Take the 2-minute tour ×
Stack Overflow is a question and answer site for professional and enthusiast programmers. It's 100% free, no registration required.

This question already has an answer here:

I'm making a project, and I get stunned with a problem.

I have 3 libraries.h that includes another special library, definitions.h, but in my Main module, i want to include all the libraries just one time, I mean, I want to test if the library definitions.h has already been included, and include it or not depending on the result.

Something like

If !(#include"definitions.h")
(#include"definitions.h")
share|improve this question

marked as duplicate by alk, Lol4t0, TheHippo, marko, Achrome Jun 9 '13 at 17:18

This question has been asked before and already has an answer. If those answers do not fully address your question, please ask a new question.

4  
In C, the header files must protect themselves from multiple inclusion. Something like this: #ifndef HEADER_H #define HEADER_H ... #endif. –  Vlad Jun 8 '13 at 15:31
1  
One does not #include libraries but headers. libraries are linked, after compilation. And even before the latter we #includeed the librarie(s)' header(s) via the pre-processor. –  alk Jun 8 '13 at 15:39
1  
This is a dupe, isn't it? –  alk Jun 8 '13 at 16:33

3 Answers 3

up vote 9 down vote accepted

You are looking for include guards.

Example,

#ifndef DEFINITIONS_H 
#define DEFINITIONS_H 
...
...

#endif
share|improve this answer
1  
+1 for beating me to it. –  Kninnug Jun 8 '13 at 15:33
1  
+1 beating me to it...Add some more explanation...it seems the OP needs it... –  pinkpanther Jun 8 '13 at 15:33
    
+1 for being faster than me. –  Carson Jun 8 '13 at 15:35
    
+1 for not using identifiers starting with underscore+caps (undefined behavior) –  Jens Jun 8 '13 at 16:37
    
Thanks, my problem is solved –  Alessandro Soares Jun 8 '13 at 16:59
#ifndef DEFINITIONS_H
#define DEFINITIONS_H
//lots of code
//
//
//
//
#endif

There's also non-standard #pragma once, see Is #pragma once a safe include guard?

share|improve this answer
    
+1 for pragma... –  pinkpanther Jun 8 '13 at 15:36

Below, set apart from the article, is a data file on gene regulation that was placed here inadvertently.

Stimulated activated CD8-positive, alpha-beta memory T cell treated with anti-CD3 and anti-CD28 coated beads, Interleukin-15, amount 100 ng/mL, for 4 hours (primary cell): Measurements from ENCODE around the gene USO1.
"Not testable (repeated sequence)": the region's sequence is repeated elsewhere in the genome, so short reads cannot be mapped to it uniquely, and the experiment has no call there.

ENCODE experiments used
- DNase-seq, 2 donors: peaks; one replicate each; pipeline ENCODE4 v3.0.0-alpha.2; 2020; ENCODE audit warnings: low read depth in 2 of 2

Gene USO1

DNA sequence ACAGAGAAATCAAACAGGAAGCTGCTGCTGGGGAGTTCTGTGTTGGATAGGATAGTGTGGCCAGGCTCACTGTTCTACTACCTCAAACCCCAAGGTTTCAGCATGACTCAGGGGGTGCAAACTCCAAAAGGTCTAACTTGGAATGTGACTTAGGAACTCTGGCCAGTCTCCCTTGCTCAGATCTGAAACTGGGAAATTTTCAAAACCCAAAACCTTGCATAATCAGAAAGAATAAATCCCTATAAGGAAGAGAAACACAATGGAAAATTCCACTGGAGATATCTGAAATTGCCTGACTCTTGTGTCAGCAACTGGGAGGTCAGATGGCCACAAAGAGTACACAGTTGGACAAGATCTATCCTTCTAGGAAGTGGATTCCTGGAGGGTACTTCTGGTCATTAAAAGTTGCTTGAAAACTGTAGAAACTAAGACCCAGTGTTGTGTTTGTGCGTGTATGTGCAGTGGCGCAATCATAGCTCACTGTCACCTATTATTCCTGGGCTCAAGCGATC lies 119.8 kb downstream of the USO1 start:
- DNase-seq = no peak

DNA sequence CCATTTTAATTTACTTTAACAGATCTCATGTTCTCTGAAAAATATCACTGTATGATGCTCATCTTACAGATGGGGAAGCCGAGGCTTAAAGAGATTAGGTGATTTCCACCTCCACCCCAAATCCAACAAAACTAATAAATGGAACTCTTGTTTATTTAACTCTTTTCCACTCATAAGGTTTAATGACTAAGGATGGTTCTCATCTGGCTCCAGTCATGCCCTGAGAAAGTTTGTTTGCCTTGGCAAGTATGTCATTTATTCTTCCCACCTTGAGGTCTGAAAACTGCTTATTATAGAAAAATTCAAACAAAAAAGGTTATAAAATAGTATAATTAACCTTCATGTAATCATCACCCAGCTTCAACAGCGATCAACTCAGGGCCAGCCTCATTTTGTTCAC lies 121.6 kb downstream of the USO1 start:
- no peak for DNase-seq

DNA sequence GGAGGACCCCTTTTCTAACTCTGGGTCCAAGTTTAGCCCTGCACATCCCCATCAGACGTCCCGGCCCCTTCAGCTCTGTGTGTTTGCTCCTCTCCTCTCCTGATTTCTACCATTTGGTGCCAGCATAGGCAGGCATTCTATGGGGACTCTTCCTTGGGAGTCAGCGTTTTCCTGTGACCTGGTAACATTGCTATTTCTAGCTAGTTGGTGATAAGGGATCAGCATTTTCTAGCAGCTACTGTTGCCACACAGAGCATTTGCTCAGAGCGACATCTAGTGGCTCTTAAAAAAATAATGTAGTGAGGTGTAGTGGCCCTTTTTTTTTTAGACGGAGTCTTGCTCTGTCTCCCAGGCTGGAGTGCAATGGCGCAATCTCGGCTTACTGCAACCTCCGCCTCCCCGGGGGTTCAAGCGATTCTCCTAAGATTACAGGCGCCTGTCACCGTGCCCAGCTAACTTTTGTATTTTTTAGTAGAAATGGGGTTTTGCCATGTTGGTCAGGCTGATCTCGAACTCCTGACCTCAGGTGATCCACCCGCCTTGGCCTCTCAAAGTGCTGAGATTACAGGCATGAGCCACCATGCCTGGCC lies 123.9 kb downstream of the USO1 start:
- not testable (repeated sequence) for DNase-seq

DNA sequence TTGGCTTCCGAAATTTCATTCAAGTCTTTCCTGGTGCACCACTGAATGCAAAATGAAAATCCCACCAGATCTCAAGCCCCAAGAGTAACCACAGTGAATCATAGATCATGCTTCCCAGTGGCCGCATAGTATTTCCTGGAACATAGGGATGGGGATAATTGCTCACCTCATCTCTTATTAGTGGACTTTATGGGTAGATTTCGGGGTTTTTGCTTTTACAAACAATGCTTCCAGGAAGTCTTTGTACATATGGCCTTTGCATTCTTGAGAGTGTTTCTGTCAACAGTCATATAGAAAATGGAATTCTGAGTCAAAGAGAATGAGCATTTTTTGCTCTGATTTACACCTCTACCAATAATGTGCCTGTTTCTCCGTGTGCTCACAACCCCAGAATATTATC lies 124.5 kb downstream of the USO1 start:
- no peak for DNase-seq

If your header syntax is correct, this should not be a problem. In fact, this is the reason why you write

#ifndef _DEFINITIONS_H
#define _DEFINITIONS_H
[header content]
#endif

So, if your header is conform to C conventions, you should be fine.

share|improve this answer
1  
OT: Interesting to see that I seem to be the only one using leading underscores for my #define. –  Carson Jun 8 '13 at 15:40
1  
This is undefined behavior because you are using an identifier starting with underscore+caps. This should be DEFINITIONS_H. You seem to be the only one who hasn't seen the light yet :-) –  Jens Jun 8 '13 at 16:37
    
Ya. Arn't they kind of meant to be reserved to the compilers namespace? –  EvilTeach Jun 8 '13 at 16:38
1  
IOW, leading underscore appears OK as long as it is not followed by an uppercase letter/underscore. Such could be used in the future by the compiler. Ref: C11 draft 16.8.4: "Any other predefined macro names shall begin with a leading underscore followed by an uppercase letter or a second underscore." –  chux Jun 8 '13 at 16:55
1  
Yes I'm sure. The C Standards forbids the use of reserved identifiers. Underscore+Caps is always reserved for any use = in any namespace, even in the macro namespace. Shaw is wrong because he just wrote it like he found it in the implementation headers in /usr/include. –  Jens Jun 8 '13 at 17:03

Not the answer you're looking for? Browse other questions tagged or ask your own question.